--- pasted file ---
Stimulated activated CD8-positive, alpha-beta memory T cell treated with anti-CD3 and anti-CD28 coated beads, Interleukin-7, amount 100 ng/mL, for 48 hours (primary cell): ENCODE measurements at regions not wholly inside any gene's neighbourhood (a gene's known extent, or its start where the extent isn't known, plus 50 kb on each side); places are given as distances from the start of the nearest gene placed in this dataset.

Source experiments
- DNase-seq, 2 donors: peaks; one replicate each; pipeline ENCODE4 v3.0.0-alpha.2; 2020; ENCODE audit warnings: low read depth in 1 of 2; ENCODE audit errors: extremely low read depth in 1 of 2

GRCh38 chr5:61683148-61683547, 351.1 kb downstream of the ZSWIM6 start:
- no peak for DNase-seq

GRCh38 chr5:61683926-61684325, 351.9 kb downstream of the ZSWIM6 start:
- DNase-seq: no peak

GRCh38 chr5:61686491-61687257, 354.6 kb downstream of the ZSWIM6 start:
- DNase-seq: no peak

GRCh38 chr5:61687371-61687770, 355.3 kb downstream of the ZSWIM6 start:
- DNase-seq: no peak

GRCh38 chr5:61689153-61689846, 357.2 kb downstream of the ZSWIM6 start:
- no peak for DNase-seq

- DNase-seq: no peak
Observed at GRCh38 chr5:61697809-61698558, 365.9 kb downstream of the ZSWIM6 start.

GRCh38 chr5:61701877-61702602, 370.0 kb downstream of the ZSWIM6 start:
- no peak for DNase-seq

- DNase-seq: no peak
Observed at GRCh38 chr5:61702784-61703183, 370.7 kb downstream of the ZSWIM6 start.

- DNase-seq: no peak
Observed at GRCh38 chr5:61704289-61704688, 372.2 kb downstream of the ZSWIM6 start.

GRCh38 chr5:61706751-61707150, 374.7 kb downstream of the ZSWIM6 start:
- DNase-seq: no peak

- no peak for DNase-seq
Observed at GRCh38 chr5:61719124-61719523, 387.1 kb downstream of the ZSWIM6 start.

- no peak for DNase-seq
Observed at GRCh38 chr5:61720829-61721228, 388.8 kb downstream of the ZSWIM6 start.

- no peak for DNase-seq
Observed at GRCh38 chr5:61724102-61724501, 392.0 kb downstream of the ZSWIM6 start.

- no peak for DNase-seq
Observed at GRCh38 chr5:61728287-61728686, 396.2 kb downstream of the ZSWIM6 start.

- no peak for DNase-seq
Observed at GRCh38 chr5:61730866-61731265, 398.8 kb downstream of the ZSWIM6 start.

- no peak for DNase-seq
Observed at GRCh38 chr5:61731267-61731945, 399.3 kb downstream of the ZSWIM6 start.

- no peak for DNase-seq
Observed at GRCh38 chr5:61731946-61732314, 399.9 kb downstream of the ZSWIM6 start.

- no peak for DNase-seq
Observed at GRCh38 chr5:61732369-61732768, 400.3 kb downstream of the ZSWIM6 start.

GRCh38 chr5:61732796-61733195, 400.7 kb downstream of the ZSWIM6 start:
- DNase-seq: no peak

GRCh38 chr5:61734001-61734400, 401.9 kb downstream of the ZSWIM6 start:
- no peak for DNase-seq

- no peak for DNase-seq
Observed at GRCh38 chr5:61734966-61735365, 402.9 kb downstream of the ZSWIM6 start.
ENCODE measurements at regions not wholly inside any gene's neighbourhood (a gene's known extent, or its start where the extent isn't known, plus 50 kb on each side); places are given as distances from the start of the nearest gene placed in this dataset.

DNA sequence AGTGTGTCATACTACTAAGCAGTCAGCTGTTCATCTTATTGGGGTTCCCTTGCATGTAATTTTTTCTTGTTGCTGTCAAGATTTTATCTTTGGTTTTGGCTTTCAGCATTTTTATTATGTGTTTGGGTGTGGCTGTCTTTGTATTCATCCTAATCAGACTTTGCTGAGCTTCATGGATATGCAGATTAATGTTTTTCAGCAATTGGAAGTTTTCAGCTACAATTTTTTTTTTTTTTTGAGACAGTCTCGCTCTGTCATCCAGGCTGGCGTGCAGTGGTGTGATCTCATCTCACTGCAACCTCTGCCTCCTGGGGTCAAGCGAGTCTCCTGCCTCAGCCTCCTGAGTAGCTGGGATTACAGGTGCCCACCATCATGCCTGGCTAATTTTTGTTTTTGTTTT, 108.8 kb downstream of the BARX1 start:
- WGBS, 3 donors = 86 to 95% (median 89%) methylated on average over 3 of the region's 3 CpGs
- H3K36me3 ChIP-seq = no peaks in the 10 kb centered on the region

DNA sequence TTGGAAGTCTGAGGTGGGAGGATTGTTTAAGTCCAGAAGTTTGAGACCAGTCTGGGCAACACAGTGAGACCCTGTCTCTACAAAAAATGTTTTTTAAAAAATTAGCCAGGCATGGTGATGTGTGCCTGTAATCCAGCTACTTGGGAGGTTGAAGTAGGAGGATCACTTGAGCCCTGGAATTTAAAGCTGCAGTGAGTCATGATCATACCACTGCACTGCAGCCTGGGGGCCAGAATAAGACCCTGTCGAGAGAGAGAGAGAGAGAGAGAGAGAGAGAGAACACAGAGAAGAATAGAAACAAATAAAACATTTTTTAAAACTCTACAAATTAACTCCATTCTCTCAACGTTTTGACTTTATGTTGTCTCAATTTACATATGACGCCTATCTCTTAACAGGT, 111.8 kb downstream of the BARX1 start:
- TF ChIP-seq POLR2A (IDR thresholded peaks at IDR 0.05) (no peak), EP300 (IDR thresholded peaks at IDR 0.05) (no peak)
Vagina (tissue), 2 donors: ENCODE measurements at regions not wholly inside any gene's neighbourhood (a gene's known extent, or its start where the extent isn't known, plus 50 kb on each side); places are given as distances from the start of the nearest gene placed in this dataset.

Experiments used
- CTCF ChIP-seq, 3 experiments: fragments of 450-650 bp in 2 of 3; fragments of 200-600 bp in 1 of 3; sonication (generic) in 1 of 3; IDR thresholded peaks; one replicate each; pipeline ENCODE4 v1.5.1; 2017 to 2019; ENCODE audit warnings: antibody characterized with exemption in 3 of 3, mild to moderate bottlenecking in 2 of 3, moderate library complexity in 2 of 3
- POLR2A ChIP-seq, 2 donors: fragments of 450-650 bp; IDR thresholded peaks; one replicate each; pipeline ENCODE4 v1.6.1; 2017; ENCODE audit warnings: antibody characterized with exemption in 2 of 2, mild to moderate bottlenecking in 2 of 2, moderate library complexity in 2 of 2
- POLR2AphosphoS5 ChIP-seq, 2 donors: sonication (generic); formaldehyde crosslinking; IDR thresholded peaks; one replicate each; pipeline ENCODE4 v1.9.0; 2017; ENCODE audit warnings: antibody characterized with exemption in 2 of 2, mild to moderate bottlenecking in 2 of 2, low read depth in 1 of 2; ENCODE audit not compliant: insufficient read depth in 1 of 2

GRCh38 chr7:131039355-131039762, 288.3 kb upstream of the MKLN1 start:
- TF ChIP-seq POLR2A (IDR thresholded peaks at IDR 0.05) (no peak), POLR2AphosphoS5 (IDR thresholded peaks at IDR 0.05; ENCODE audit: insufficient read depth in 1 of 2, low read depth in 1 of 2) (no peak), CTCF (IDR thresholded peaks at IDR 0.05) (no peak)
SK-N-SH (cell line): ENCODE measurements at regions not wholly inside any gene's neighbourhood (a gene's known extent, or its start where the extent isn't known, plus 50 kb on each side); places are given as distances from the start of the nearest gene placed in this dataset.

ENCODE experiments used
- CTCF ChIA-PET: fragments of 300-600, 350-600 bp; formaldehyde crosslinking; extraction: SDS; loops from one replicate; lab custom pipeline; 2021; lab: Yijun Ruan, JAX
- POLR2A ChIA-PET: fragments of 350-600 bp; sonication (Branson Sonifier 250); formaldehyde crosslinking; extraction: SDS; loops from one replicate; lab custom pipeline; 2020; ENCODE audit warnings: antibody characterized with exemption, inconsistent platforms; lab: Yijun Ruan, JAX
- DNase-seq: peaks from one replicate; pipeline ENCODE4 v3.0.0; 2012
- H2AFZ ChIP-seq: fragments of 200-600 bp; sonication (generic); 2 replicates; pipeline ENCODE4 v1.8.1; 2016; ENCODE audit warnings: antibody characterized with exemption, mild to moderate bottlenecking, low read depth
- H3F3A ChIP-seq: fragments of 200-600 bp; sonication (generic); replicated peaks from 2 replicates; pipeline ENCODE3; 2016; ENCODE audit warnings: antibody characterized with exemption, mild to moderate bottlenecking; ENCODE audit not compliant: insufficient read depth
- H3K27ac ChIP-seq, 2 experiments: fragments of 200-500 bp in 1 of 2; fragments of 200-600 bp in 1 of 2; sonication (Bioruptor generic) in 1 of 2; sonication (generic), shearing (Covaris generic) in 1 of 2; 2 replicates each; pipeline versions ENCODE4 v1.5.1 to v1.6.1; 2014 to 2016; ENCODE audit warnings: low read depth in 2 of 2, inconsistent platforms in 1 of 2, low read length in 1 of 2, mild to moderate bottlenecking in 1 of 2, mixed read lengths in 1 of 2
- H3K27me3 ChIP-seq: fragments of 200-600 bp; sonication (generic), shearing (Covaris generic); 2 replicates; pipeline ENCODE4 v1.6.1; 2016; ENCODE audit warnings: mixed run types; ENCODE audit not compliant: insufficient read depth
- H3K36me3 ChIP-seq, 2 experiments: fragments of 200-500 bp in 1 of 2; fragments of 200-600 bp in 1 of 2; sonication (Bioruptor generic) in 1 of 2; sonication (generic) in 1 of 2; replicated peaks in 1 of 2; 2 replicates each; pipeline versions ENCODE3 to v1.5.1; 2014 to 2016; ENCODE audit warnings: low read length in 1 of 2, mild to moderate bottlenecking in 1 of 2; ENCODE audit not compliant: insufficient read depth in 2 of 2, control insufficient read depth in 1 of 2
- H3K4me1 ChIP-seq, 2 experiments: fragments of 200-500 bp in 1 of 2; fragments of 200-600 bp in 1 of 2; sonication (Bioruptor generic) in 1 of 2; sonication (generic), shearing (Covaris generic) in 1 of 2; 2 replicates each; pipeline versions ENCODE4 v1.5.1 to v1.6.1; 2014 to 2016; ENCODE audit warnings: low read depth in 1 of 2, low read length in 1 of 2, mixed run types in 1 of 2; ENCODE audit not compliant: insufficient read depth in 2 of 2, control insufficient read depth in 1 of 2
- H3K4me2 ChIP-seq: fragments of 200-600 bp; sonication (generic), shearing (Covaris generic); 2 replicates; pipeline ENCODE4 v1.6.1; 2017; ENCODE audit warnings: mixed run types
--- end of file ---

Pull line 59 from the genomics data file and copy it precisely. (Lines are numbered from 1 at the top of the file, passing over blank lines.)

SK-N-SH (cell line): ENCODE measurements at regions not wholly inside any gene's neighbourhood (a gene's known extent, or its start where the extent isn't known, plus 50 kb on each side); places are given as distances from the start of the nearest gene placed in this dataset.